Shark Tank boss pledges unprecedented €1.3 million for AI ‘traffic brain’

AI visionary Alexiei Dingli wins over Mark Bajada with digital traffic brain that can analyse hundreds of traffic camera feeds and take instant decisions to alleviate traffic woes

Alexiei Dingli walks onto Shark Tank Malta... and nabs a €1.3 million investment
Alexiei Dingli walks onto Shark Tank Malta... and nabs a €1.3 million investment

One of Malta’s foremost proponents of Artificial Intelligence, Prof. Alexiei Dingli, walked away from Shark Tank Malta with an unprecedented €1.3 million in pledged investment from clean energy entrepreneur Mark Bajada.

The former Valletta mayor won over Bajada Investments’ founder with his proposal for a digital brain to be integrated in the national traffic control system. Only China, Dingli said, has a similar system.

Dingli started off with a startling pitch: announcing that in the opening seconds of entering the Shark Tank, two traffic fatalities had taken place somewhere in the world. “It’s not only costing us time… but also lives.”

Dingli said Malta in 2024 would suffer €400 million in costs associated with traffic, such as lost time for businesses or environmental consequences. “The current solutions today are made up of camera feeds and sensors going to a control room full of people trying to make sense of that… with hundreds of cameras, this doesn’t make sense.”

Instead Dingli and his team wants to develop an integrated AI system that analyses the traffic from the circa 400 camera feeds in Malta, and which takes the decisions and inferences to propose solutions - that can be scaled up to many other systems across Europe.

Dingli says a centralised AI system can balance out the type of routes proposed by social media apps, because it takes into consideration incoming traffic from all other roads.

He said the system can partner with Google Maps, by offering the analytics that balances out all the traffic pressures happening on all Maltese roads. “Interventions to alleviate traffic, such as closing a tidal lane or traffic light operation, are currently done by human interventions. The AI system can take into consideration the entire road network and take decisions from its total analysis.”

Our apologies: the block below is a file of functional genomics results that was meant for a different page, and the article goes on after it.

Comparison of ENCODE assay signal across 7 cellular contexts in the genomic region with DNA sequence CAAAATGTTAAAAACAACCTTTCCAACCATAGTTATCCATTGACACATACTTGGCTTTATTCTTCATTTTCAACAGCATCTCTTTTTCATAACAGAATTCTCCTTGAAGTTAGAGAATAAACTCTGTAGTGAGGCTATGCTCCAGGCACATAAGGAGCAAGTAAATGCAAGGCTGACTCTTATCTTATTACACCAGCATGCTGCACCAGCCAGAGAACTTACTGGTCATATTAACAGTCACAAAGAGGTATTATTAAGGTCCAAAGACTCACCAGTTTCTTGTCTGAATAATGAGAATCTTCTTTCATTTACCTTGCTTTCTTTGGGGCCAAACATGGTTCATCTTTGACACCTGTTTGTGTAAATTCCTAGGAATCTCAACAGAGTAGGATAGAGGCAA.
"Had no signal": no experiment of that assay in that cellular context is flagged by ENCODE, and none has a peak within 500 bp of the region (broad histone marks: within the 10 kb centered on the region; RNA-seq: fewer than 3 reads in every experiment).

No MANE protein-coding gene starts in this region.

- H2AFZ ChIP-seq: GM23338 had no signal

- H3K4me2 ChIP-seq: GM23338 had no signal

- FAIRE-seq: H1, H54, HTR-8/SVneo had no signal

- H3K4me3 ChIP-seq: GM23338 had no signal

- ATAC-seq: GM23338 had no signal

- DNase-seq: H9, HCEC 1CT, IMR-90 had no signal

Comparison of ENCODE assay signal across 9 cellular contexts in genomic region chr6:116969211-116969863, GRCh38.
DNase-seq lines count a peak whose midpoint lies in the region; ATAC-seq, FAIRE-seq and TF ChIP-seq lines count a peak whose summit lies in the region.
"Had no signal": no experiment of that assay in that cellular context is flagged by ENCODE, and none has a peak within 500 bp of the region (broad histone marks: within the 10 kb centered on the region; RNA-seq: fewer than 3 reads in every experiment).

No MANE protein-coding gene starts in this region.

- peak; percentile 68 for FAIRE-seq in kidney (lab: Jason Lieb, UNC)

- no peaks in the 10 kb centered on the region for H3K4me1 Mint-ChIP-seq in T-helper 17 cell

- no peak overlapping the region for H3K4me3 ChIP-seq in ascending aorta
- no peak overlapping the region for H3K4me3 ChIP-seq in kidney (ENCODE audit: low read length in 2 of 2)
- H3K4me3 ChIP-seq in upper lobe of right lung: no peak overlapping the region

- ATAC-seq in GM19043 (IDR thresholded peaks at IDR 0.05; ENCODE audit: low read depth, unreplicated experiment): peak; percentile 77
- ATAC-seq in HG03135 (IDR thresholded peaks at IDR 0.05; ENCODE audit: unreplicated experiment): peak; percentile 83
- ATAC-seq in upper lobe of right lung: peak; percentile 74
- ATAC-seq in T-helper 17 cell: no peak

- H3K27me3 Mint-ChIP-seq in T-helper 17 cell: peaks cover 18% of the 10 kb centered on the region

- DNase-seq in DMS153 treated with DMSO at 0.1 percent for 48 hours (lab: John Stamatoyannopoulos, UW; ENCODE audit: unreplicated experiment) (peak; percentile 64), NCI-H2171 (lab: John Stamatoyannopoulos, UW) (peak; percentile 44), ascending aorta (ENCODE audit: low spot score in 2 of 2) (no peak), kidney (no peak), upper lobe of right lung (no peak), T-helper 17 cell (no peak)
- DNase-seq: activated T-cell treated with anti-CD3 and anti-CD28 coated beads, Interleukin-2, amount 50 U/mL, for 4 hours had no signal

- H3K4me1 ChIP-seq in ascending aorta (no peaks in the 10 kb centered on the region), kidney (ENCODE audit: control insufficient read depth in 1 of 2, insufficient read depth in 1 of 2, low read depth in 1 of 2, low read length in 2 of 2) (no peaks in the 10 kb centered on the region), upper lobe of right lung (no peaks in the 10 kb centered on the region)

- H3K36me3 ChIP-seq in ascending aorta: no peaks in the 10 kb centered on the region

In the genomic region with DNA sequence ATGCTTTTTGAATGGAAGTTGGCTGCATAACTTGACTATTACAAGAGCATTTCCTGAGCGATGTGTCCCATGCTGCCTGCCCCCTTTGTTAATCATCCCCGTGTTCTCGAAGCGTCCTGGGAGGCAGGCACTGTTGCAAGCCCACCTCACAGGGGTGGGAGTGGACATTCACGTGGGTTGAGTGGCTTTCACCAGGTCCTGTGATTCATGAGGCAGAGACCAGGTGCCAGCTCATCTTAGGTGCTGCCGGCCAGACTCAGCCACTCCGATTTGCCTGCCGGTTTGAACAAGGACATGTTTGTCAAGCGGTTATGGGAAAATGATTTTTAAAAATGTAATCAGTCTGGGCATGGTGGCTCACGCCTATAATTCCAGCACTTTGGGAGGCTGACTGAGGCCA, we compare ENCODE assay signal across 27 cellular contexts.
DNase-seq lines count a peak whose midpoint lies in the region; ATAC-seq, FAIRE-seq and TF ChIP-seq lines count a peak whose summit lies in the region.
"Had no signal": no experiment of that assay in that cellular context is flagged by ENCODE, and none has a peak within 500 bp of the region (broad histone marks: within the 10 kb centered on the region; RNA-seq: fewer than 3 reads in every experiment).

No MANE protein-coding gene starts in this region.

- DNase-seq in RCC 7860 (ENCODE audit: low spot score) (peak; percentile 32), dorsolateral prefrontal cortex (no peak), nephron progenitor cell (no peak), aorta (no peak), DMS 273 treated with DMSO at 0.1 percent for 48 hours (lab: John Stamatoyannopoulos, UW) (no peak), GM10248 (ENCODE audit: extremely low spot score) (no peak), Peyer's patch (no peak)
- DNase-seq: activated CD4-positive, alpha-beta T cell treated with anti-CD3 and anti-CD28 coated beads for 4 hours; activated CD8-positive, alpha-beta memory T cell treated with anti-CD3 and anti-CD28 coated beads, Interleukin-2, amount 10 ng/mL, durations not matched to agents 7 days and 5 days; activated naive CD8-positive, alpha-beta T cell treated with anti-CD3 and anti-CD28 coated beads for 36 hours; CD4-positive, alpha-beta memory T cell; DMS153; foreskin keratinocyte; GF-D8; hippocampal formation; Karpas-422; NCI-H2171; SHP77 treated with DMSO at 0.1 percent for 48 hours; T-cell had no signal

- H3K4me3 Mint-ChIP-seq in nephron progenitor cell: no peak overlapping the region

Dingli said the biggest challenge for his project is scaling up the project for servers that can process all the data from hundreds of cameras - an additional €1 million alone for data servers.

He estimated revenues of €500,000 in the first year, doubling each year, whetting the appetite of the Sharks with prospects for scaling up the software for other European cities.

Mark Bajada was won over, albeit with a dose of caution. “In the absence of the financial data, but in full trust of your legacy, I would give you €1 million for a 50% share, with my team responsible for commercialisation and internationalisation while you handle execution. And I’d add another €300,000 in working capital.”

Dingli immediately replied with a ‘yes’, saying he would be honoured to be part of Bajada’s journey in business.

In a first reaction on Facebook, chuffed Dingli gave Bajada a heartfelt thanks for believing in his vision to create a digital traffic brain to alleviate traffic woes.

“Your investment is much more than financial support; it’s a vote of confidence in a future where technology and smart solutions pave the way for smoother, more efficient roads. Together, we’re not just tackling traffic but driving towards innovation and positive change.

“This journey has been a dream, and seeing it become a reality is a testament to the power of collaboration and shared vision. Thank you, Mark, and to everyone who’s been part of this adventure. Here’s to a future with less congestion and more connectivity!”

Mark Bajada produced the first solar panels in Malta in the 1990s, before the alternative source of energy was yet popular. Since then, he has developed the first solar farm and the first solar road. Today Bajada is known as a leader in Malta’s renewable energy sector, with ventures in engineering, hospitality and elderly care, including his programme to open new dementia day care centres.